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Liver disease occurs when healthy liver tissue is damaged and replaced with scar tissue
Long-term liver damage causes liver tissue to be replaced by scar tissue, a condition known as cirrhosis. Cirrhosis isn't reversible and can lead to liver failure which can be life-threatening.
How liver disease is treated depends on the type of liver disease you have, your symptoms, and how severely your liver has been damaged. Treatment for liver disease includes lifestyle changes, medications, and surgery.
If you have been diagnosed with liver disease or have symptoms that point to liver problems, call or book online today to arrange a consultation to discuss private liver disease treatment with a specialist of your choice at Circle Health Group.
The liver is the largest internal organ in the body. It is responsible for numerous functions including separating waste and nutrients as they pass through your digestive system and the production of substances that aid digestion such as bile. It also plays an important role in helping your blood clot.
ALD is damage to the liver caused by drinking excessive amounts of alcohol. Alcohol damages liver cells and drinking too much alcohol over a prolonged period can cause permanent liver damage.
This is caused by a build-up of fat in the liver. This type of liver disease is more common if you are overweight or obese.
Hepatitis means inflammation of the liver. Liver inflammation can occur due to infection with a virus (hepatitis A, B, C, D or E) or drinking too much alcohol over many years (alcoholic hepatitis).
This is an autoimmune disease where the body's immune system mistakenly attacks its own cells, in this case, the bile ducts. Damage to the bile ducts causes a build-up of bile in the liver leading to liver damage and scarring (cirrhosis).
Haemochromatosis is an inherited condition that causes iron to build up in the body. If untreated, it can lead to complications including liver cirrhosis and liver cancer.
The liver is a robust organ with the ability to repair and regenerate itself. As such, liver disease may not show symptoms until the disease is in the advanced stages. Many people are not aware that they have liver disease until their liver damage is already severe.
Symptoms of liver disease may include:
Your consultant may check how well your liver is working with tests and scans including:
Your first consultation is where we get to know you, discuss your expectations for treatment and encourage you to ask any questions you may have. It is important to us that you are as well-informed and comfortable as possible before, during, and after your treatment, so please ask your consultant any questions you may have.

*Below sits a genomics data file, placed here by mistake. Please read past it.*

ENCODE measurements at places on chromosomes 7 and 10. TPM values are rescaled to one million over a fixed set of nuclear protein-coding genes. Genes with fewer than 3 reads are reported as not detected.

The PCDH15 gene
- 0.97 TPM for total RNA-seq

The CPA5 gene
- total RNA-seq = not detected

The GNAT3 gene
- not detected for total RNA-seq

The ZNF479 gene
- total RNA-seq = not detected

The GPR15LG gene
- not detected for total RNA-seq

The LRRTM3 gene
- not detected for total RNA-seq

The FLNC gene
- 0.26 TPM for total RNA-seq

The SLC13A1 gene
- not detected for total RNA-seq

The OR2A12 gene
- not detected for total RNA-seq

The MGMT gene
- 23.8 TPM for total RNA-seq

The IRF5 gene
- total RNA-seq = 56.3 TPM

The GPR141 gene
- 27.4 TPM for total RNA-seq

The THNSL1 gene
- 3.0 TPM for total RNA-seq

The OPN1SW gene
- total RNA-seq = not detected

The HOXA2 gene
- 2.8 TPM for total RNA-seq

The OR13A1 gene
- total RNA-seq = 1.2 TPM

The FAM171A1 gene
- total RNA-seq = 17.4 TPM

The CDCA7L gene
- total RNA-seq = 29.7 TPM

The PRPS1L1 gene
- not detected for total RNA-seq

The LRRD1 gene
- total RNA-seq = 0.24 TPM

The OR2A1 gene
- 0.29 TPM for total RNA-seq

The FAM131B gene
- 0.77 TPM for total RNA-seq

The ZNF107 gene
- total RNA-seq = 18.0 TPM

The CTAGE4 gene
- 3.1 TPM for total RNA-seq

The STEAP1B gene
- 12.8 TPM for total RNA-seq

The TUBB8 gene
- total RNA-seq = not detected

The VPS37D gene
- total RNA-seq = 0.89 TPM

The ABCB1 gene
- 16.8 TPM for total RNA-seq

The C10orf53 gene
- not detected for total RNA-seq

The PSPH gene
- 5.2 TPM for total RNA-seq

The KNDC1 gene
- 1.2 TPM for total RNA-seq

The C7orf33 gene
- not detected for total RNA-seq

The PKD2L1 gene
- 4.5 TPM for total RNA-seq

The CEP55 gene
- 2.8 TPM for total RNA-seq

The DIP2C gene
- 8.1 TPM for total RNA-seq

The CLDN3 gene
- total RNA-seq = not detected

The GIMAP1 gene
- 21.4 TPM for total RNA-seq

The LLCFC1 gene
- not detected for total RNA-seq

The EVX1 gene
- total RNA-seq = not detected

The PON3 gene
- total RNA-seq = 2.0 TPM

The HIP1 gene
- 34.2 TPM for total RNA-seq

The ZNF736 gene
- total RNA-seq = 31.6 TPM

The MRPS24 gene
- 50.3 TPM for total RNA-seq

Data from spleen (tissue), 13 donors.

After making a diagnosis based on your test results, your consultant will discuss possible treatment options with you and decide on the best option based on your symptoms and diagnosis.
Changes to your lifestyle can slow down the progression of your liver disease and reduce the risk of complications.
These may include:
You may be prescribed medication to treat the cause of your liver disease or to help relieve symptoms and reduce or prevent complications.
Medications may include:
If your liver becomes severely damaged by cirrhosis and no longer works properly, you may need a liver transplant. A liver transplant is surgery to replace your diseased liver with one from a donor.
There is a long waiting list for donor livers, and you may have to wait a long time for a liver to become available. You will not be eligible for a liver transplant if your liver disease is alcohol-related and you continue to drink alcohol.
Some types of liver disease are not preventable, but you can reduce the risk of developing liver disease caused by alcohol, diet and in some cases hepatitis infection.
Some things you can do to help prevent liver disease include:
Non-alcoholic fatty liver disease causes fat to build up in the liver causing scarring and cirrhosis. It is more common in people who are overweight or obese.
There are various treatments available for liver disease including lifestyle changes, medications, or surgery in the form of a liver transplant. Non-surgical treatment aims at slowing or stopping the development of liver disease, and in the case of viral hepatitis, treating the cause. There is no cure for liver cirrhosis, and once your liver is severely damaged and does not function properly, a liver transplant may be necessary.
Fatty liver disease is treated by lifestyle changes to reduce the progression of the disease and medications to treat symptoms such as high blood pressure, diabetes, and high cholesterol. There is currently no medication to treat or cure fatty liver disease.
As with fatty liver disease, there is no medication specifically to treat alcoholic liver disease. Treatment aims to stop the disease from getting worse and involves stopping all alcohol and other lifestyle changes as well as medications to manage symptoms.
Treatment for chronic liver disease depends on the cause. If the cause is lifestyle-related, lifestyle changes such as stopping drinking, losing weight, and following a healthy diet are necessary to prevent or reduce further liver damage. If your liver disease is caused by chronic hepatitis, you will be prescribed antiviral medication to treat the hepatitis infection.
If you would like to see a consultant or learn more about liver disease treatment, book your appointment online today or call a member of our team directly.